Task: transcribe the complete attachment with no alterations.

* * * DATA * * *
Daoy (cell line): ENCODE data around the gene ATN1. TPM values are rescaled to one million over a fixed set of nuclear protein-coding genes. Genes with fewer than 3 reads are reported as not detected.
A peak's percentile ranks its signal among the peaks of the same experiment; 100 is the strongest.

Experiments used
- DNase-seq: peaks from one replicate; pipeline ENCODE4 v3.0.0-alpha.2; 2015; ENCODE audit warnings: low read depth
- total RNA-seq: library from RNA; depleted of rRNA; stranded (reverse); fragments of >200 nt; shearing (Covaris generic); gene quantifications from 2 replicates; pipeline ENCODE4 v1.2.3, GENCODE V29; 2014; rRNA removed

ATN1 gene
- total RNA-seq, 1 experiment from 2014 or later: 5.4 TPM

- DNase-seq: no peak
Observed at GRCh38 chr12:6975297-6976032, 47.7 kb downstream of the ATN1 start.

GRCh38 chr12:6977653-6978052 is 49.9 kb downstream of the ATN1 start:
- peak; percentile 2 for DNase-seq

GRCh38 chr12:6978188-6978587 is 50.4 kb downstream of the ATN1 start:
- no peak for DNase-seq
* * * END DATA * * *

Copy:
Daoy (cell line): ENCODE data around the gene ATN1. TPM values are rescaled to one million over a fixed set of nuclear protein-coding genes. Genes with fewer than 3 reads are reported as not detected.
A peak's percentile ranks its signal among the peaks of the same experiment; 100 is the strongest.

Experiments used
- DNase-seq: peaks from one replicate; pipeline ENCODE4 v3.0.0-alpha.2; 2015; ENCODE audit warnings: low read depth
- total RNA-seq: library from RNA; depleted of rRNA; stranded (reverse); fragments of >200 nt; shearing (Covaris generic); gene quantifications from 2 replicates; pipeline ENCODE4 v1.2.3, GENCODE V29; 2014; rRNA removed

ATN1 gene
- total RNA-seq, 1 experiment from 2014 or later: 5.4 TPM

- DNase-seq: no peak
Observed at GRCh38 chr12:6975297-6976032, 47.7 kb downstream of the ATN1 start.

GRCh38 chr12:6977653-6978052 is 49.9 kb downstream of the ATN1 start:
- peak; percentile 2 for DNase-seq

GRCh38 chr12:6978188-6978587 is 50.4 kb downstream of the ATN1 start:
- no peak for DNase-seq